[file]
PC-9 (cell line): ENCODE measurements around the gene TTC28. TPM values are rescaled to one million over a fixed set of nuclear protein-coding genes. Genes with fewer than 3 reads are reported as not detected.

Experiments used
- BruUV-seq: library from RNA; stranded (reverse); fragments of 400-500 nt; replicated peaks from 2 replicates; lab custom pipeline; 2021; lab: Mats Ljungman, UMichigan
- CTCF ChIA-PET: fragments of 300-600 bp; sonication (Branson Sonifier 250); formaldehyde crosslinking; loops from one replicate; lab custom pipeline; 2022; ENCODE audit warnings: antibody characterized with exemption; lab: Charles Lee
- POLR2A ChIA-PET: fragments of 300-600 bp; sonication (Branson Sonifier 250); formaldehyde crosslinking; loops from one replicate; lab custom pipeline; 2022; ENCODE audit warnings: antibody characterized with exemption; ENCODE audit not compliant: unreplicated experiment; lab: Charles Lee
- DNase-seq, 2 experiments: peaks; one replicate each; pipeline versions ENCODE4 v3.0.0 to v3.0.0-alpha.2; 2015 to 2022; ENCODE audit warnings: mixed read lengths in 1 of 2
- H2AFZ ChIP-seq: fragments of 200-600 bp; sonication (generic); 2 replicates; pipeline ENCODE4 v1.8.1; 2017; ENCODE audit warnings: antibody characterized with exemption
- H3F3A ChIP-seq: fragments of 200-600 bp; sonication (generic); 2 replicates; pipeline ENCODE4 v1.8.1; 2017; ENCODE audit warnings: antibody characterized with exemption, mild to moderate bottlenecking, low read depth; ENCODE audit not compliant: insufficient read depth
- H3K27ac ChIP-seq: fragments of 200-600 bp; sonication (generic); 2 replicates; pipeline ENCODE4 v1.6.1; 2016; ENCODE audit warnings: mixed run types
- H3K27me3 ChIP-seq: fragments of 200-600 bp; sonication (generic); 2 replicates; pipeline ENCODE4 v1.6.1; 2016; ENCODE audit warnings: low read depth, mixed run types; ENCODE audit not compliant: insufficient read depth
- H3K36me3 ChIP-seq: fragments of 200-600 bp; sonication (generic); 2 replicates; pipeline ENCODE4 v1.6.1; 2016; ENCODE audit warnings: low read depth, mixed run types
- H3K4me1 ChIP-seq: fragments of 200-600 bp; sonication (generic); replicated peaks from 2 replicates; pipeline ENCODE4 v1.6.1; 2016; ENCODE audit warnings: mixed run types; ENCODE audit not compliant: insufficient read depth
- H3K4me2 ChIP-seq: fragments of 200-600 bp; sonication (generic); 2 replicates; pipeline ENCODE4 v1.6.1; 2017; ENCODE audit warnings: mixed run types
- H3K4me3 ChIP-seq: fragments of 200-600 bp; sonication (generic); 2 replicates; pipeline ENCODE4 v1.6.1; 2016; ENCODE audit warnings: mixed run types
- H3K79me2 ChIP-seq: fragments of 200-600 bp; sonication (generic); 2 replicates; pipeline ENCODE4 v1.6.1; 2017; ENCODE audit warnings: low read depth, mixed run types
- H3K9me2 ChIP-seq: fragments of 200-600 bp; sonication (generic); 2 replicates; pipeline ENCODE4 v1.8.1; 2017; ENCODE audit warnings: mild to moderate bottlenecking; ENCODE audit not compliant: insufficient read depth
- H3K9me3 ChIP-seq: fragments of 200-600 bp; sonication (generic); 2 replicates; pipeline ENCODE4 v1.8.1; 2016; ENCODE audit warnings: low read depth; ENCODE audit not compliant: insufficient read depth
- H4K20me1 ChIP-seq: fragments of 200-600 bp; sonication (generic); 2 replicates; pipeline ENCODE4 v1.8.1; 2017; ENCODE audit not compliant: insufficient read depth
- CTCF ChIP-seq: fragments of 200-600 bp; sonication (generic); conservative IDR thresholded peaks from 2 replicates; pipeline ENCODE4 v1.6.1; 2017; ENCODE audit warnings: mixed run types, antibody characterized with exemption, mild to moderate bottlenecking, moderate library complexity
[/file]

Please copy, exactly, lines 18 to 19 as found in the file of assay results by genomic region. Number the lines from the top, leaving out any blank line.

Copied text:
- H4K20me1 ChIP-seq: fragments of 200-600 bp; sonication (generic); 2 replicates; pipeline ENCODE4 v1.8.1; 2017; ENCODE audit not compliant: insufficient read depth
- CTCF ChIP-seq: fragments of 200-600 bp; sonication (generic); conservative IDR thresholded peaks from 2 replicates; pipeline ENCODE4 v1.6.1; 2017; ENCODE audit warnings: mixed run types, antibody characterized with exemption, mild to moderate bottlenecking, moderate library complexity